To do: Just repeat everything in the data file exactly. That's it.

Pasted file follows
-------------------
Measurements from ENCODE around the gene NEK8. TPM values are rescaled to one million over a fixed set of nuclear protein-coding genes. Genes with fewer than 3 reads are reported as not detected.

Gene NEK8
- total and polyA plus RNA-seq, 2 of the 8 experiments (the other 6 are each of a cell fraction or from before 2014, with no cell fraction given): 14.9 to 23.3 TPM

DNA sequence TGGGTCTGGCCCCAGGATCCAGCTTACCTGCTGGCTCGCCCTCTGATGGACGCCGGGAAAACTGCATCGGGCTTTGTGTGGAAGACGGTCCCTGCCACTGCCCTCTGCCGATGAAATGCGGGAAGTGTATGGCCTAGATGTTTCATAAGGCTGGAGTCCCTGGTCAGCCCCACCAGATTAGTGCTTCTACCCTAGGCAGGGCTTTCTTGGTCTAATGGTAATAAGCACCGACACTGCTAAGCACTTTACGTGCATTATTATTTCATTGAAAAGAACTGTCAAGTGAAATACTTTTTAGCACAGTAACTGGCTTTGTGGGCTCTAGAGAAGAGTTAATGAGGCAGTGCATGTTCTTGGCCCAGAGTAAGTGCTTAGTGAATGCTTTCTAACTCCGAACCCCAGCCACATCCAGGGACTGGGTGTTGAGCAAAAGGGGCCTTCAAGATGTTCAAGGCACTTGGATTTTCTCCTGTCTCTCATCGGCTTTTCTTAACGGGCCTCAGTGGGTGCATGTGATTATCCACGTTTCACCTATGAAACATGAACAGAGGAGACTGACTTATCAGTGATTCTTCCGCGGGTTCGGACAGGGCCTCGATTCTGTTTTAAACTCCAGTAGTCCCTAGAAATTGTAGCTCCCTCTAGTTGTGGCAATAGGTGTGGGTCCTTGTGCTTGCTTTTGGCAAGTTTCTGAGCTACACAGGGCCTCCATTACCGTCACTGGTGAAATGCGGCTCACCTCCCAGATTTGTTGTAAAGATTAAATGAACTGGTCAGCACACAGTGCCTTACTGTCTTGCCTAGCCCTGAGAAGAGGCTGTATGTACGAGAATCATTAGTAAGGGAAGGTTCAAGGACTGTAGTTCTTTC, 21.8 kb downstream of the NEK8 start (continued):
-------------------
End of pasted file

Measurements from ENCODE around the gene NEK8. TPM values are rescaled to one million over a fixed set of nuclear protein-coding genes. Genes with fewer than 3 reads are reported as not detected.

Gene NEK8
- total and polyA plus RNA-seq, 2 of the 8 experiments (the other 6 are each of a cell fraction or from before 2014, with no cell fraction given): 14.9 to 23.3 TPM

DNA sequence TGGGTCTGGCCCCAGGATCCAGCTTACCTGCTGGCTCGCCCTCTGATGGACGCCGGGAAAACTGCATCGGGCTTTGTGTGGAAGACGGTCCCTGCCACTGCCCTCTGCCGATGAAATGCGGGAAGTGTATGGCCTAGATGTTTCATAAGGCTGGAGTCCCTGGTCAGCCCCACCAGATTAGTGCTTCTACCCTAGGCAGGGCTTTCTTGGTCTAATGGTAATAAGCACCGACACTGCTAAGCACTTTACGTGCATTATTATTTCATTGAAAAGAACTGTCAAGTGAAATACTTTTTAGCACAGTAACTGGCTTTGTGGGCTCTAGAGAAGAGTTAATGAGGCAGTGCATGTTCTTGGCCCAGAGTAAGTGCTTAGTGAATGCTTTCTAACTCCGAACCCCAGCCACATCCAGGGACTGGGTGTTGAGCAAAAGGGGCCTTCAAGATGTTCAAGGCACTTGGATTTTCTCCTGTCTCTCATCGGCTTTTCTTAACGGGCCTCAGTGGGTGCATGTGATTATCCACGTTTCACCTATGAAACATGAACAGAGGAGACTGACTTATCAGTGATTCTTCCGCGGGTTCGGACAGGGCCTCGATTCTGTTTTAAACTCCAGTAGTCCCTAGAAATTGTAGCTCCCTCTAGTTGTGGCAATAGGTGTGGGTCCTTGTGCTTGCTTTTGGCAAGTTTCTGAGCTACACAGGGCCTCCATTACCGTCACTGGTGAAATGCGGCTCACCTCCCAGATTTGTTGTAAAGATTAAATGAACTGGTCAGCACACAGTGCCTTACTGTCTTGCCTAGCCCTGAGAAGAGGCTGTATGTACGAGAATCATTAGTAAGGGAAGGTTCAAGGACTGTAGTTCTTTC, 21.8 kb downstream of the NEK8 start (continued):